Can we really say there is a Digital Single Market in Europe today? According to the Digital Economy and Society Index (DESI) for 2017, the European Union is making good progress in this field. But we are far from achieving uniformity between one Member State and another. Let’s take a look at how individuals and businesses are coping.
For several years now, the European Commission has been introducing initiatives designed to create a Digital Single Market. Its strategy is based on three objectives: improve access to digital goods and services, create an environment allowing digital networks and services to be developed, and promote digitalization as a driver of growth. The way the Commission sees it, it’s time to bring the EU’s single market into the digital age and remove the barriers of regulation. The ultimate aim is to turn 28 national markets into one single market. “This market has the potential to generate 415 billion euros for our economy every year and create hundreds of thousands of new jobs.”
Measuring progress by Member States
DESI is a tool to identify the performance made by the 28 Member States in various fields such as connectivity, integration of digital technologies by businesses and public services, as well as digital skills. It measures the progress achieved by EU countries in their efforts to build a digital economy and society. The Commission published the data relating to the index on March 3, 2016. This should help the EU to “identify the areas where the priority is to invest and take action to create a true Digital Single Market.”
Major gaps between countries remaining
When it comes to digitalization, Europe overall is doing better year after year. But there is still a significant digital divide (the gap between the most and least advanced countries). Today, the score lies at 37 percentage points, with Denmark, Finland, Sweden, and the Netherlands coming out on top. But there are some countries lagging behind the EU average, mainly Greece, Bulgaria, and Romania.
“Europe is gradually becoming more digital but many countries need to step up their efforts. All Member States should invest more to fully benefit from the Digital Single Market. We do not want a two-speed digital Europe. We should work together to make the EU a digital world leader,” said Andrus Ansip, Vice-President for the Digital Single Market.
Bridging the skills gap
The DESI index shows that connectivity between Europeans is improving. Yet it is still not in a strong enough position to cope with the needs of the future. The Commission believes that 90% of jobs will soon require digital skills. And while the number of digital specialists in the EU is rising, the skills gap has still not been filled. “Almost half of Europeans (44%) still lack the basic digital skills to use an electronic messaging services, use publishing tools, or install new devices.”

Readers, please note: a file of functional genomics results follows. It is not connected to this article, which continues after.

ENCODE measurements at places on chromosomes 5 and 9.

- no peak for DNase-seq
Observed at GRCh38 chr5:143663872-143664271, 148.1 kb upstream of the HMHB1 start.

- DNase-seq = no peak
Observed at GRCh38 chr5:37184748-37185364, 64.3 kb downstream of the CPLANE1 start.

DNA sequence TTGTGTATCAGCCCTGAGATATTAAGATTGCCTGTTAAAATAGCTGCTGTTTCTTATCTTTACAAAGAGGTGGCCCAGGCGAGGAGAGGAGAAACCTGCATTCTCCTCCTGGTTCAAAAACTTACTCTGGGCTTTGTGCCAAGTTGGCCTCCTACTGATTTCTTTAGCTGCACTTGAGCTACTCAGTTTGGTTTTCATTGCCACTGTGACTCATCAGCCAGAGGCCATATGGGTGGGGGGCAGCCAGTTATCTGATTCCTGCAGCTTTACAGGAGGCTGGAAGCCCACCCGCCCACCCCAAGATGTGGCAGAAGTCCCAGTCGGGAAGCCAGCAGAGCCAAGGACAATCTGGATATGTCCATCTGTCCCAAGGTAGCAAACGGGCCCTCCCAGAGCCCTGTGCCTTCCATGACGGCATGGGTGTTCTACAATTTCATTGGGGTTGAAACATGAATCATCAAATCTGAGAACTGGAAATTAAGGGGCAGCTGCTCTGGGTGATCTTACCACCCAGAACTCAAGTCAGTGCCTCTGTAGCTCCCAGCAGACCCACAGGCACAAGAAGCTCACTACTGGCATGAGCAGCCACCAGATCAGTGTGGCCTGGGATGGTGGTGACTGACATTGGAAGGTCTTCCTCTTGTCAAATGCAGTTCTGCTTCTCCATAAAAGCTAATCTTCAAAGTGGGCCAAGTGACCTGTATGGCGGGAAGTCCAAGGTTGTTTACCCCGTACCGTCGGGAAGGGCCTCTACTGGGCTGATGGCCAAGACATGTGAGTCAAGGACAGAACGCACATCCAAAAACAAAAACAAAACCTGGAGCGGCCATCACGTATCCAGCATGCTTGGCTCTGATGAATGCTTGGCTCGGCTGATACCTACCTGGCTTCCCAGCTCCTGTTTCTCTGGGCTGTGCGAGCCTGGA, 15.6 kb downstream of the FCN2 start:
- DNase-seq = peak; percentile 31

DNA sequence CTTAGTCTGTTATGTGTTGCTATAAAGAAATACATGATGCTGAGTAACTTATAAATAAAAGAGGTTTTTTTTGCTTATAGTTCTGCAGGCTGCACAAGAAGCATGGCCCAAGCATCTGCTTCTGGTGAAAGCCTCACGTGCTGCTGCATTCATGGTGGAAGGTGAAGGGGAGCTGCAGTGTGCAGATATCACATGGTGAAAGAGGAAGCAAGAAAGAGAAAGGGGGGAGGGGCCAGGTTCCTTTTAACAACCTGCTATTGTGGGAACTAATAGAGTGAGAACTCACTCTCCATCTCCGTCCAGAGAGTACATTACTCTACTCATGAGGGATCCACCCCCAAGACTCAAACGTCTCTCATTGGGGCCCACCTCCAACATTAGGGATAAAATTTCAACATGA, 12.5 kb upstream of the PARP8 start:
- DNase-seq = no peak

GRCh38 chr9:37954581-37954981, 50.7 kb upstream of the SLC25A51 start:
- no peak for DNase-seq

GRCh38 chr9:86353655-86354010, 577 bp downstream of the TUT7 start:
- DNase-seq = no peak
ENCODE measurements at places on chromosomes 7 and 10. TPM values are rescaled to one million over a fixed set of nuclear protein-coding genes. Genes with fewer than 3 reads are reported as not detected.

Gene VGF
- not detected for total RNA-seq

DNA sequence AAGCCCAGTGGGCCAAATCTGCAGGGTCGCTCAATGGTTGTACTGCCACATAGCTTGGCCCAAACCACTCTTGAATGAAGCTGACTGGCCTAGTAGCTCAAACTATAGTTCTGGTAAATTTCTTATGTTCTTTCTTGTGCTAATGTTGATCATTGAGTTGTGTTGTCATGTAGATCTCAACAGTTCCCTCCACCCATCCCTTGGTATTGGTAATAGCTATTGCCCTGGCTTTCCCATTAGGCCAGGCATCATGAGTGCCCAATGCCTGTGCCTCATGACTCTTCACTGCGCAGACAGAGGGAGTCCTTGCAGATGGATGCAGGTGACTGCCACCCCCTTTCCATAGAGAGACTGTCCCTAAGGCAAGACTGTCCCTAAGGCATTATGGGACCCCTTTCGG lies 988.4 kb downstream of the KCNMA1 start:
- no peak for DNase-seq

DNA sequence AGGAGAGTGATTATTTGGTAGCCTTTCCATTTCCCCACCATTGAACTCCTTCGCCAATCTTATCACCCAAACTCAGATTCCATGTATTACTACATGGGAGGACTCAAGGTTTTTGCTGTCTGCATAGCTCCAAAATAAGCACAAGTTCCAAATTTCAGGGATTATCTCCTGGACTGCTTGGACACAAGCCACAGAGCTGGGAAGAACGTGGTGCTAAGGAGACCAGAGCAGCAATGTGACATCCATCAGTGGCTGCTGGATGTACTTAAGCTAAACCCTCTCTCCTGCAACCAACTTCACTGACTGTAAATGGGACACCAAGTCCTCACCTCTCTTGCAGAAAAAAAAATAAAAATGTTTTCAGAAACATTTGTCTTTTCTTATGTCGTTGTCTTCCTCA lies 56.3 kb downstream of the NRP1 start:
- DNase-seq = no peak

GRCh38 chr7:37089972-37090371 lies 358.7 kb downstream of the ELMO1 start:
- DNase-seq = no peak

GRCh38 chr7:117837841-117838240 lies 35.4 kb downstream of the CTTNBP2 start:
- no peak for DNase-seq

Businesses have also been affected by the changes brought about by the rise of digitalization. They are “adopting more and more digital technologies, such as professional software to exchange information electronically (26% of companies in 2013 compared to 36% in 2015) and invoice electronically (10% in 2013 compared to 18% in 2016)”. The EU has proposed new rules to boost online trade by fighting against geographical restrictions, making it more affordable and efficient to deliver packages across borders, and strengthening customer confidence thanks to better protection and better application of the rules.
Taking new data protection rules into account
As part of its strategy for a Digital Single Market, the Commission is working to boost digital trust. The new EU regulations on the protection of personal data (GDPR) will come into force in May 2018, accompanied by new rules on privacy and electronic communications. The aim of reforming data protection is to strengthen the rights of individuals, make those who process data aware of their responsibilities, and give the regulation credibility through enhanced cooperation between data protection authorities. Those bodies will then adopt common decisions once data processing becomes transnational and sanctions are increased.
Seizing the benefits of digitalization using adapted tools
Digitalization is becoming more and more essential in business – transforming processes, simplifying exchanges, and improving productivity. But to make an ally out of this process, companies must choose tools that match their needs, not least for data protection and confidentiality purposes. These come in the form of adapted solutions, designed specifically for your business. Such as solutions from Oodrive – your trusted partner for managing sensitive data. The Oodrive Group provides file sharing, online backup, and digital trust solutions for professionals, meeting the most stringent French and international security certifications.
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